In a district that votes 5 percent more Democratic than the nation as a whole, Steve Rathje believes a Republican can win.
Despite four victories in Iowa U.S. House 1st District by Waterloo Democrat Rep. Bruce Braley — the latest by 15 percentage points, Rathje says he can win by expanding the electorate.
With Braley not seeking re-election, the Cedar Rapids businessman is going after northeast Iowans who aren’t regular voters in order to win an open-seat race in 2014.
“We need the votes of those people who stayed home last time,” Rathje said. “They’re frustrated that arguments, not solutions, carry the day in Washington. It’s time to get beyond that. They want to vote for something, not someone.”
He thinks the 211,208 “no party” voters will more than make up for the 176,319 to 1434,942 edge Democrat have on Republican in the 20-county 1st District.
“The independent vote will put us over the top,” he said
“It’s all about solutions,” Rathje said. Too often politicians identify the problems and what needs to be done. “It’s time to start thinking about the ‘how.’”
Like many candidates, jobs and the economy are at the top of Rathje’s agenda. The difference, according to Rathje, 57, is that he has a track record. As founder and CEO of International Procurement Services and the Genesis Group, he works to bring fabricating jobs back to the U.S. from Mexico, China and elsewhere. He shows them how controlling quality and reducing waste will allow them to match the savings they see from outsourcing.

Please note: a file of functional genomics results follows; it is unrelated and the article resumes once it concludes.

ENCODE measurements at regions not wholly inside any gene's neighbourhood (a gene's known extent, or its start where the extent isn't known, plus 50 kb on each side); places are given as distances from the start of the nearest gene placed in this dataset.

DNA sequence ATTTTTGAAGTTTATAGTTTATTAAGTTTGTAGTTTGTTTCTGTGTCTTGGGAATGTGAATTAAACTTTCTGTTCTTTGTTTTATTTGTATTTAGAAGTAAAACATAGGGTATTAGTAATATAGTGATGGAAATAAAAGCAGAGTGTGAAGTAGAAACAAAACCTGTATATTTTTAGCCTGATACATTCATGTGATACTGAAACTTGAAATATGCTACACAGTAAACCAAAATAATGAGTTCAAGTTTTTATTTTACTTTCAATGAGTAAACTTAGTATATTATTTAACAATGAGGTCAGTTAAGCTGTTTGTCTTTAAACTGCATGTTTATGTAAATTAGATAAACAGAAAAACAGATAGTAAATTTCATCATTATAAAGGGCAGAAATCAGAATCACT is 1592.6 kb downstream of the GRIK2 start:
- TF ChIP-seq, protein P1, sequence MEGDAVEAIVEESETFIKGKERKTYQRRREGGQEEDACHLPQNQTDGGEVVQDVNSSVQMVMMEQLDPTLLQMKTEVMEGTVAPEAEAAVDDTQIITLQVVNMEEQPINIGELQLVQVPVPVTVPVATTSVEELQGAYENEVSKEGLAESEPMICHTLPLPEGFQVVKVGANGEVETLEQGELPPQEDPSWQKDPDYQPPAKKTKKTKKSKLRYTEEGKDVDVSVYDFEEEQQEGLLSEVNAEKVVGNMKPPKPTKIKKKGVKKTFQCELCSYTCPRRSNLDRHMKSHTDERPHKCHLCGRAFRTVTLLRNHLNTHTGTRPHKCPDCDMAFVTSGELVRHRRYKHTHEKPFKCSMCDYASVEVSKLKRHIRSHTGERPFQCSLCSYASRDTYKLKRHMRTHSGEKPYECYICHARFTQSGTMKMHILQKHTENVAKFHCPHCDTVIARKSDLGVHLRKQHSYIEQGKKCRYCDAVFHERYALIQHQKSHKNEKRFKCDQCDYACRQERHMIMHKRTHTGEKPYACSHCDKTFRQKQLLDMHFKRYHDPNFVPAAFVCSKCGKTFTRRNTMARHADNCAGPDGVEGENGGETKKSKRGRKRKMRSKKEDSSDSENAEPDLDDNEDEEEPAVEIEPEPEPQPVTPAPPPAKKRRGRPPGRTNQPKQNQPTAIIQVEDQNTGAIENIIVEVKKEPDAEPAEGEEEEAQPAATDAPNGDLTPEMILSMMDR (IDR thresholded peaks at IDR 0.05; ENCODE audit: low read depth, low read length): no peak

Rathje believes that his success negotiating in a competitive environment to convince other companies that his can be relied on is good training for Congress.
“I’m so passionate about getting jobs back to America that I can’t wait for the day when I have to look for a different job,” Rathje said.
He’s also calling for cuts in federal spending and a reduction in corporate taxes, both to make more money available for private – job-creating – investment, and a phased adoption of the Fair Tax, which is essentially a national sales tax.
The next step for him is winning the Republican primary. With Iowa House Speaker Kraig Paulsen’s decision not to run for Congress, the only other candidate is Dubuque businessman Rod Blum. Although it’s in June 2014, Rathje doesn’t think it’s too soon to be campaigning.
“People have been talking about the next election since the last election,” he said.
On the campaign trail, whether he’s at a GOP Central Committee meeting or talking to folks in a convenience store, Rathje is more likely to seek their support by handing them a copy of his plan than by handing them a sales pitch.
“I’m not here to offer red meat rhetoric,” he said. Too often, candidates in primaries “sing to the choir and lose.”
Instead he talks about eliminating waste, cutting spending and bringing jobs back to America so people “are in a place where they can take care of themselves and their families.”
For more, visit www.steverathje.com.
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